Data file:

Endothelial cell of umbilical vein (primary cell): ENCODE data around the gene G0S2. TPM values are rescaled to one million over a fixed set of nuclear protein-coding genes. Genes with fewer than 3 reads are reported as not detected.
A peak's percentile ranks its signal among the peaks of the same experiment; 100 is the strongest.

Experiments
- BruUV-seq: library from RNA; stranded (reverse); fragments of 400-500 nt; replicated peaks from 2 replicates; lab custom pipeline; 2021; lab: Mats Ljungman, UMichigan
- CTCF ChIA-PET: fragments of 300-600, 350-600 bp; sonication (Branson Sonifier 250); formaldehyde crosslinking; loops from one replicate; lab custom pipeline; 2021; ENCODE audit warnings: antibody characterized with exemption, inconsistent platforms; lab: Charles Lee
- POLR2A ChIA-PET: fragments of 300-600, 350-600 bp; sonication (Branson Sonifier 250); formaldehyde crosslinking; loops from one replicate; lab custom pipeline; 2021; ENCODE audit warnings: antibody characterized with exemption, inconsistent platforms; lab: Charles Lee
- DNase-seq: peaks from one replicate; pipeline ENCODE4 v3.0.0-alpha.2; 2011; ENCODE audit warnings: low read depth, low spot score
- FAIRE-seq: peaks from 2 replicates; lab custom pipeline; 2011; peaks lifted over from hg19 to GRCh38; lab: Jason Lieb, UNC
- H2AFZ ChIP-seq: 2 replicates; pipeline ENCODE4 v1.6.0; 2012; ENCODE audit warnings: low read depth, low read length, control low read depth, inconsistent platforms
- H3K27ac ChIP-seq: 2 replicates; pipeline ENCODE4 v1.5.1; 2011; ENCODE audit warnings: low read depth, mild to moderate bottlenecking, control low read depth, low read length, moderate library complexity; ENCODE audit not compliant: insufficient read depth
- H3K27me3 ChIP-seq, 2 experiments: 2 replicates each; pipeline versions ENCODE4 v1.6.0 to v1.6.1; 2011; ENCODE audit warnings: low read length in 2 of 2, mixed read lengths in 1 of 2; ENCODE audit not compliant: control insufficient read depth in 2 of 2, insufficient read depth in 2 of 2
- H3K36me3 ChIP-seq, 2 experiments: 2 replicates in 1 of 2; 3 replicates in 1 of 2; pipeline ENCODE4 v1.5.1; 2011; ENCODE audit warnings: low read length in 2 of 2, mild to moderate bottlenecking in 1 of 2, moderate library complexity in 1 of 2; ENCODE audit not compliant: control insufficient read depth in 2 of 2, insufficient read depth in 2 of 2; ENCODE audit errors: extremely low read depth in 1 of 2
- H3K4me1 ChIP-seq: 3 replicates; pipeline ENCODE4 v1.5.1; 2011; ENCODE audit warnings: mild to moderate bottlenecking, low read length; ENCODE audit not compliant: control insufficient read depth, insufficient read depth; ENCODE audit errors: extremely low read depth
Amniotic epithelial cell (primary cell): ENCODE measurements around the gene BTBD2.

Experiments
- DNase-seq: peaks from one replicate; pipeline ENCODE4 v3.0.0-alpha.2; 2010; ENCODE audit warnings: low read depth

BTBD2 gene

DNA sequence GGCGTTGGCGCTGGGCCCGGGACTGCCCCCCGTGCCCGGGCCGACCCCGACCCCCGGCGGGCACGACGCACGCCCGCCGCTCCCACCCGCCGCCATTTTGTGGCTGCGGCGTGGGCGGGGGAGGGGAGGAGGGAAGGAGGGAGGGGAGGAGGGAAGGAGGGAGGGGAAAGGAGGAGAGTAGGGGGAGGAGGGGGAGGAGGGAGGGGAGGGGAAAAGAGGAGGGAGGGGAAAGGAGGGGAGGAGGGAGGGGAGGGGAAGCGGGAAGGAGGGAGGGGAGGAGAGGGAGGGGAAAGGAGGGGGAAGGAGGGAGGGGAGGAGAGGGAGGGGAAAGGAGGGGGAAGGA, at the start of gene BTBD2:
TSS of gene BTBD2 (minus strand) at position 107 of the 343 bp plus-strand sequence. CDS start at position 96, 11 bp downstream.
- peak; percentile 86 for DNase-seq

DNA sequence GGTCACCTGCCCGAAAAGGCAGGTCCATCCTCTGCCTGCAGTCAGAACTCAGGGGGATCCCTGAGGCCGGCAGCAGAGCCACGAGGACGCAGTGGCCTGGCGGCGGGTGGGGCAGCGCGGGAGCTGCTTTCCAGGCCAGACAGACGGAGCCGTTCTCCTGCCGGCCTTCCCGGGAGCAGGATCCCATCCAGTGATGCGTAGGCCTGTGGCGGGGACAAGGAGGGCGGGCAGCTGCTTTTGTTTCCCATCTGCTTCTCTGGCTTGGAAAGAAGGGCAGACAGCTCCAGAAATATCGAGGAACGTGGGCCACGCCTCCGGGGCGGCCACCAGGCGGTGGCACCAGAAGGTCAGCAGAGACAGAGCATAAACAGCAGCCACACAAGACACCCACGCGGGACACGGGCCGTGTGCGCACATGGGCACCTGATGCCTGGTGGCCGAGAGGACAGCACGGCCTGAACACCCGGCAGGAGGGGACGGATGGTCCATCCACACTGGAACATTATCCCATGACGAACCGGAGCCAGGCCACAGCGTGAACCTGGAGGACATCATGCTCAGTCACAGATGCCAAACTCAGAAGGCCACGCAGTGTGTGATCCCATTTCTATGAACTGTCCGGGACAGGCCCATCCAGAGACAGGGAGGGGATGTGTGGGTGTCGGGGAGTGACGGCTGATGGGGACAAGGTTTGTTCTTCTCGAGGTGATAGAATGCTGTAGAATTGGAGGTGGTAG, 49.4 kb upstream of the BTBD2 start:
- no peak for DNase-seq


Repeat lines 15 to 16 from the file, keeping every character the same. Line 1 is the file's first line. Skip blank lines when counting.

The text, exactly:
Experiments
- DNase-seq: peaks from one replicate; pipeline ENCODE4 v3.0.0-alpha.2; 2010; ENCODE audit warnings: low read depth